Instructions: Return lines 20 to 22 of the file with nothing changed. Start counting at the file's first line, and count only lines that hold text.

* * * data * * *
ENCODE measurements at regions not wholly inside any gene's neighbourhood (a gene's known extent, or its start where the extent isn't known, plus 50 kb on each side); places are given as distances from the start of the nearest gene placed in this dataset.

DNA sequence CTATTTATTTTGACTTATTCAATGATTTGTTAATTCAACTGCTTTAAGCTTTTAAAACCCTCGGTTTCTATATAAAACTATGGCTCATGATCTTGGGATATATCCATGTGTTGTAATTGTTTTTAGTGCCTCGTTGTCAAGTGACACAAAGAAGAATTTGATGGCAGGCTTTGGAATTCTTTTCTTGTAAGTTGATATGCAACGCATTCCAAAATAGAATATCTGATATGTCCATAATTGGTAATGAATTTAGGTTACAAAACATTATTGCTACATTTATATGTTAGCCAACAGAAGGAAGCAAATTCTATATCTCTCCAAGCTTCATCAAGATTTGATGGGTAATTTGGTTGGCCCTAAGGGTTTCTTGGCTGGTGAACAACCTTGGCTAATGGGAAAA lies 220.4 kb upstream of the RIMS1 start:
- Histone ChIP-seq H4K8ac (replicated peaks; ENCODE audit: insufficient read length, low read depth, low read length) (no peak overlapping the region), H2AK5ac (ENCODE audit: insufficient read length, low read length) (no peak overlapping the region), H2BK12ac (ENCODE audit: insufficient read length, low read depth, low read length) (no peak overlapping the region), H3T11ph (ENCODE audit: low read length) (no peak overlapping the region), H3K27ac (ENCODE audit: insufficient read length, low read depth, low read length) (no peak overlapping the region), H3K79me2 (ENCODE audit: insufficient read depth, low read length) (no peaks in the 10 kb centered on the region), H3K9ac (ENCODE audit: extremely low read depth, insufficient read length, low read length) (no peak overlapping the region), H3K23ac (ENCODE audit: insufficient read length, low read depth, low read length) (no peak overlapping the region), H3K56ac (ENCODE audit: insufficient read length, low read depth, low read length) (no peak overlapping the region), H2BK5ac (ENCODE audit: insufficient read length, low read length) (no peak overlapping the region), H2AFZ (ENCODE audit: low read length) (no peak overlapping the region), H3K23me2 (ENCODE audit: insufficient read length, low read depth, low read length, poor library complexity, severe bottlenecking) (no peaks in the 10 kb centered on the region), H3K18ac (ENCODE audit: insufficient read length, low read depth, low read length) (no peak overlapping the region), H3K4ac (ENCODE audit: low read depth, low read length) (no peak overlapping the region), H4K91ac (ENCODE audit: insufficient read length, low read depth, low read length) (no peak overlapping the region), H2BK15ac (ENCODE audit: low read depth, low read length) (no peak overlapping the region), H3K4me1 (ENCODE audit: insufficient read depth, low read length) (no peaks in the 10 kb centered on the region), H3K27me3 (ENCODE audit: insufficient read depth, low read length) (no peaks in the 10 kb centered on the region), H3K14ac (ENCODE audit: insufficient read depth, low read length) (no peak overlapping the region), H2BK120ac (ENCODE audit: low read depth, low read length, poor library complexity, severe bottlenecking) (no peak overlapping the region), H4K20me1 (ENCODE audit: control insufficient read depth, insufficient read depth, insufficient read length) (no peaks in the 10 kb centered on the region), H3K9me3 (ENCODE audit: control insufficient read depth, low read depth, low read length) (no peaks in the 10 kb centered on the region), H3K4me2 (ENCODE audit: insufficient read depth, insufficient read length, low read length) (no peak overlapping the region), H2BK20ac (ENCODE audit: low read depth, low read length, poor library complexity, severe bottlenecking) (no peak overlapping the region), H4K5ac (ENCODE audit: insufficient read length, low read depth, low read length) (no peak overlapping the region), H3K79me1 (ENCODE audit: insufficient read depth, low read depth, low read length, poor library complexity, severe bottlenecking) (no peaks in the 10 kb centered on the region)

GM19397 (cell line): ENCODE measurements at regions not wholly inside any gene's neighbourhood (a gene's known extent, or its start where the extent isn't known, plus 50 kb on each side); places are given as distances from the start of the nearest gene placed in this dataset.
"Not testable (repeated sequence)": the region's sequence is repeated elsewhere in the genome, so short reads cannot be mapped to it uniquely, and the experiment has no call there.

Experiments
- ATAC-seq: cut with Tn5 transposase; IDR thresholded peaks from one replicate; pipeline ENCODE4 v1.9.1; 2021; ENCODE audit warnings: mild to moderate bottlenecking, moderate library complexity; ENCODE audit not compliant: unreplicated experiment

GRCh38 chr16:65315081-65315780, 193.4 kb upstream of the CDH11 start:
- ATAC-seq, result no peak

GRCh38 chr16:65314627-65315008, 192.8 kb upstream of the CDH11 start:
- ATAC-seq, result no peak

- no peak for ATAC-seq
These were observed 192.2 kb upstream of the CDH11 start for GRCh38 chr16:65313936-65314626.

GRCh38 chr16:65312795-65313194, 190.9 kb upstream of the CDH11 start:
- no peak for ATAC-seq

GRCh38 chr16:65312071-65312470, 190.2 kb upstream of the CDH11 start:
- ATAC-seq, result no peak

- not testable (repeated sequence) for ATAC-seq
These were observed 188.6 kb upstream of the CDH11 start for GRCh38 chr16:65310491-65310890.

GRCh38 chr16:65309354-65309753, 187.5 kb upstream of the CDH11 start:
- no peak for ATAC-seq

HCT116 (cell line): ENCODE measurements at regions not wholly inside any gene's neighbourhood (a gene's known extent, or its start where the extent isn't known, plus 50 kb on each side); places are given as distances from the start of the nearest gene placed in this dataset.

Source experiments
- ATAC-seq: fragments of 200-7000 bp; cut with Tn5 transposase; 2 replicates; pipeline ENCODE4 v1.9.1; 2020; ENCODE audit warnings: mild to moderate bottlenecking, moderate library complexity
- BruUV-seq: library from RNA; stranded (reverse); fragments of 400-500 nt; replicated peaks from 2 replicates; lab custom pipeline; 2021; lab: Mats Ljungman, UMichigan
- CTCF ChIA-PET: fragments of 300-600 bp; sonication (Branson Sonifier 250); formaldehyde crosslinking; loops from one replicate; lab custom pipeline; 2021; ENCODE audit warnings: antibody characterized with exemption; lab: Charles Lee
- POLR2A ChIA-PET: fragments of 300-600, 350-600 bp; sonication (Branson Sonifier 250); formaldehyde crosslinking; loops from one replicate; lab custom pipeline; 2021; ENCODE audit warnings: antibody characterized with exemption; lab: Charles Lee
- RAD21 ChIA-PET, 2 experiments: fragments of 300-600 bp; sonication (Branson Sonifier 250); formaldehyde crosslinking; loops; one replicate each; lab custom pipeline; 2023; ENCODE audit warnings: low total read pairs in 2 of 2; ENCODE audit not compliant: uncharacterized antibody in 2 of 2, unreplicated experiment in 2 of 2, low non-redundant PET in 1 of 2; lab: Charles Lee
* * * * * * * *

GRCh38 chr16:65309354-65309753, 187.5 kb upstream of the CDH11 start:
- no peak for ATAC-seq

HCT116 (cell line): ENCODE measurements at regions not wholly inside any gene's neighbourhood (a gene's known extent, or its start where the extent isn't known, plus 50 kb on each side); places are given as distances from the start of the nearest gene placed in this dataset.